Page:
Emily Yoffe: Hey, Ashley, Congratulations! I just read on your profile that you’re the new CEO of the company!
Farhad Manjoo: I’m Slate’s technology columnist, Farhad Manjoo.
Emily: I’m Emily Yoffe, Slate’s Dear Prudence advice columnist. And this is Manners for the Digital Age.
Farhad: Today’s question is from a listener whose colleague is trying to steal his professional thunder. He writes, “Dear Farhad and Emily, a coworker of mine has misrepresented herself on LinkedIn. She exaggerated her title and experience. To make matters worse, her exaggerated job position is the position I currently hold. What’s the proper way to deal with this? Should I confront her directly or should I let her résumé fabrications catch up with her?” Signed, Résumé Robbed.
So, Emily, have you ever seen anyone lie on their LinkedIn profile, and what do you do about it?
Emily: I have a LinkedIn profile, but I don’t know how to access it or anyone else’s, so I can’t say I’ve tracked that too closely. But if I were Director of Sales at a company and I saw an Assistant Marketing person had listed on her LinkedIn profile that she was Director of Sales, I do think I’d go over to her and say, in a very low-key way, “Caroline, I saw that on your profile your job title is actually my job title. You probably want to go and fix that.”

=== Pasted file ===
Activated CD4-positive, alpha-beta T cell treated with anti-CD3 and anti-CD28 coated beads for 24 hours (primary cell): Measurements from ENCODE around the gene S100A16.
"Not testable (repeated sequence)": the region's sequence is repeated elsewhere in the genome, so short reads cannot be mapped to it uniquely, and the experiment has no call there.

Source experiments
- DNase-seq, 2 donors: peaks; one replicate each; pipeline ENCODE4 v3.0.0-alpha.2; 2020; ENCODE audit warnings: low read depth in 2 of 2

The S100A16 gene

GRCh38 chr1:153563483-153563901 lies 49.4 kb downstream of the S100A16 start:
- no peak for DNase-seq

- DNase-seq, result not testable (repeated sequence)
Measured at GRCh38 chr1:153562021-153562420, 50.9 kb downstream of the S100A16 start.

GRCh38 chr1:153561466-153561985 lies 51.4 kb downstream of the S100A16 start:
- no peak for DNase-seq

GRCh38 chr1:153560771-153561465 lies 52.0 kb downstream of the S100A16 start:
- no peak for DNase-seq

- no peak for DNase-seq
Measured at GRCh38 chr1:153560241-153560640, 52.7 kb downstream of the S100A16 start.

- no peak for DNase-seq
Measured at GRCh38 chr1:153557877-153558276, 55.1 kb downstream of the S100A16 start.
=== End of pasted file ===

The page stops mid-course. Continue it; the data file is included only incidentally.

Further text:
Farhad: I would agree with you. I think the whole point of LinkedIn is it functions as a public résumé, and the public-ness of it means that whatever you put up there is going to be vetted by other people – by your coworkers, by people in your industry.
So for somebody to lie on LinkedIn, I think it speaks worse of that person than if they would just had their résumé the old-fashioned way. It suggests a real idiocy, I think. So, yes, I think this person should confront her and if this resume padder doesn’t take down this total lie, they could go to the boss or do something even more than that. I think it calls for that.
Emily: This is the question. I don’t want to call it “confront.” I think you have to do it in a low-key way, because things at the office can blow up and get out of control in a way you can regret. I think instead of saying, “I note that every fact on your profile is a lie,” I think you should keep it to the thing that materially affects you.
Then, if when you check on the LinkedIn profile, what if you see she doesn’t change it? That’s the question. I’m a little torn. Do you go to the supervisor? Do you go up the ranks? Is the LinkedIn profile a function of the company or is that something personal?